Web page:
Climate Summit in Durban – A Paradigm Change hasn’t yet Prevailed
Mr Harmeling, no one talks any more about climate protection and the limits of growth. They were last on the agenda in Berlin at the beginning of July, when Chancellor Angela Merkel called for a follow-up agreement to the Kyoto Protocol, but Environment Minister Röttgen already seems to anticipate difficulties and has voiced doubts about a major breakthrough at Durban. What place does the climate summit now have on government agenda, and what are its goals?
It’s already obvious that at present the short-term crisis – that is, the financial and debt crisis – has drawn a large part of political attention to itself. We must guard against this leading us to run with open eyes deeper into the climate and energy crisis. Let’s not forget that in Germany, despite the financial crisis, a serious and irreversible change in energy policy has been initiated, for whose success politics, economics and society must actively cooperate if it isn’t to go down in history as a failed experiment. That would be fatal for international climate protection.
The Durban conference is about making concrete the resolutions of last year’s climate summit in Cancún – for example, the Green Climate Fund and other institutions in areas touching on the adjustment to climate change and on technology. But the bigger construction site is working on putting the climate regime on a broader basis, which better reflects today’s realities. A second period of commitment to Kyoto – here the EU plays a key role – is a central element, but would have a real effect on the climate only with concomitant improvements of the Protocol and a more extensive obligation of the United States and emerging economies. At the same time, the foundation must be laid for higher ambitions in climate protection, because time is getting shorter and shorter.
Climate policy paradigm change in Europe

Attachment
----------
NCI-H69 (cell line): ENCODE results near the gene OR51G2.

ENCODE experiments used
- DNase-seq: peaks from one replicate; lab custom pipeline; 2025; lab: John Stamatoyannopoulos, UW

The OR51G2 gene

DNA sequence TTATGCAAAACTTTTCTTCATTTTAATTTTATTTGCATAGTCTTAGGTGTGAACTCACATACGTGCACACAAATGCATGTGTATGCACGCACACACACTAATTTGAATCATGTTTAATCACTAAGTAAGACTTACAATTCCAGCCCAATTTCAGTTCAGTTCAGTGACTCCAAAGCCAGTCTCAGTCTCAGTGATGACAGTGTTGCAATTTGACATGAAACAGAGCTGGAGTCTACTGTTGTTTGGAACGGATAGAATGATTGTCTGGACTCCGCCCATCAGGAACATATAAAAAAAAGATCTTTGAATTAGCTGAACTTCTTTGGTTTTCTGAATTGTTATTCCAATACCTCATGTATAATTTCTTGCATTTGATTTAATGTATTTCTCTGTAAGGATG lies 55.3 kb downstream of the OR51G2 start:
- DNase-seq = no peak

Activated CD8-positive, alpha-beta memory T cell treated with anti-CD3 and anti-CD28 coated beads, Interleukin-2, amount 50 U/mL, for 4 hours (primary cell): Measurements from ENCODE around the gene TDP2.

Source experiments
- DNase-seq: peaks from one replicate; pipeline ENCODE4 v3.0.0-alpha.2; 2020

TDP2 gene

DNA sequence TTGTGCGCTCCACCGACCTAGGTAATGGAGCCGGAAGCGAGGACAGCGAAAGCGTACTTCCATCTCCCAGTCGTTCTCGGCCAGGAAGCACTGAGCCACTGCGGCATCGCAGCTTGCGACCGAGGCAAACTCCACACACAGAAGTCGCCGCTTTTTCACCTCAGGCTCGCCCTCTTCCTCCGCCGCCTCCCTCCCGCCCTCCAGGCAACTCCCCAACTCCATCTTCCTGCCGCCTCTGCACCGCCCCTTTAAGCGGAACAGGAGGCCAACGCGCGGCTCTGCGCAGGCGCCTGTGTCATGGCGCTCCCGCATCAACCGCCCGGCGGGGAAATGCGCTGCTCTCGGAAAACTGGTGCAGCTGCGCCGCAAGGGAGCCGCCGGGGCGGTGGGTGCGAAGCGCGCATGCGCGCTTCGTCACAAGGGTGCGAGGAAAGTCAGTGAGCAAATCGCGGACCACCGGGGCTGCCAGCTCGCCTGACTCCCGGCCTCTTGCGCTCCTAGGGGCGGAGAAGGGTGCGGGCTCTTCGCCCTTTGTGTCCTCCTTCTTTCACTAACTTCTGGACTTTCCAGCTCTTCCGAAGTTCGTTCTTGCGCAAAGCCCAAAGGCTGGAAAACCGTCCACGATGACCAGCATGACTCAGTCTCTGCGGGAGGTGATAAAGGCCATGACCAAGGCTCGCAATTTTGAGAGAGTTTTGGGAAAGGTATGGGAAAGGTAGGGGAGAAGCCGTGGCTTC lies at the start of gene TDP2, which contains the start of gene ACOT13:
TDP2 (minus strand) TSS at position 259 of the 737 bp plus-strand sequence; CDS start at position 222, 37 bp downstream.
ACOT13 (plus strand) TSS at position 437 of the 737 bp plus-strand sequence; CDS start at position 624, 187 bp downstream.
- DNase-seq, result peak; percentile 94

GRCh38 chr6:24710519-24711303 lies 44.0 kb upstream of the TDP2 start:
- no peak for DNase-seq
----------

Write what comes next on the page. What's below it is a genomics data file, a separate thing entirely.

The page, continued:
In the meantime the election primary battles have begun in the USA and clean energy “has become a dirty word”, as we hear. The slogan is: No additional burdens on the economy in times of threatened recession. In view of polls in which over half of all Americans doubt the existence of global warming and even potential presidential candidates deny climate change, the EU Climate Commissioner Connie Heidegard thinks it looks rather bad for Durban. Rightly so?
The United States is in fact a big problem at present. Hopes for a change in climate policy under Obama haven’t been fulfilled; the general political polarization in the country is particularly extreme on the subject of climate. On the other hand, voices are becoming louder that see chances to stem economic and political decline only in ecological and economic renewal. In a certain sense, there is currently a climate policy culture war raging in America. Significant promises on the international stage, however, can be expected only when the emerging countries are prepared to take bigger steps. One question is therefore whether the progressive states form a coalition to strengthen their position and don’t wait for stragglers, but also don’t exclude them.
In view of the current financial constraints, what goals are realistic for the Europeans?
The paradigm change to the effect that climate protection can be an engine for an ecological-economic renewal of Europe has been initiated, but it hasn’t yet prevailed everywhere. That’s the only explanation for the repeatedly asked question whether Europe can afford a more ambitious climate policy. The question is rather whether it can afford the discouragement to let itself be checked by the possible losers in such a modernization and continue in its strong dependence on energy imports. It’s a question of the diversion of investments to dynamic energy efficient standards and the development of renewable energies rather than of governments having to pay out money.
The Federal Ministry of Research has recently presented an interdisciplinary report on the chances and risks of repairing climate change by climate engineering. Could this be an alternative?
It seems utterly bumptious to want to interfere with the already highly complex climate system instead of relying on technically relatively simple solutions for the climate problem such as the reform of the energy infra-structure. The science says very clearly that the consequences of such interventions can be hardly foreseen. Moreover, such technologies harbor the potential for large-scale military and political misuse. Unfortunately, there are still players who can think only in terms of big solutions. As we’ve seen with nuclear energy, these are usually neither the best nor the safest.
Conducted the interview. He is a freelance editor, journalist and writer based in Landshut and Munich.
Translation: Jonathan Uhlaner
Copyright: Goethe-Institut e. V., Internet-Redaktion
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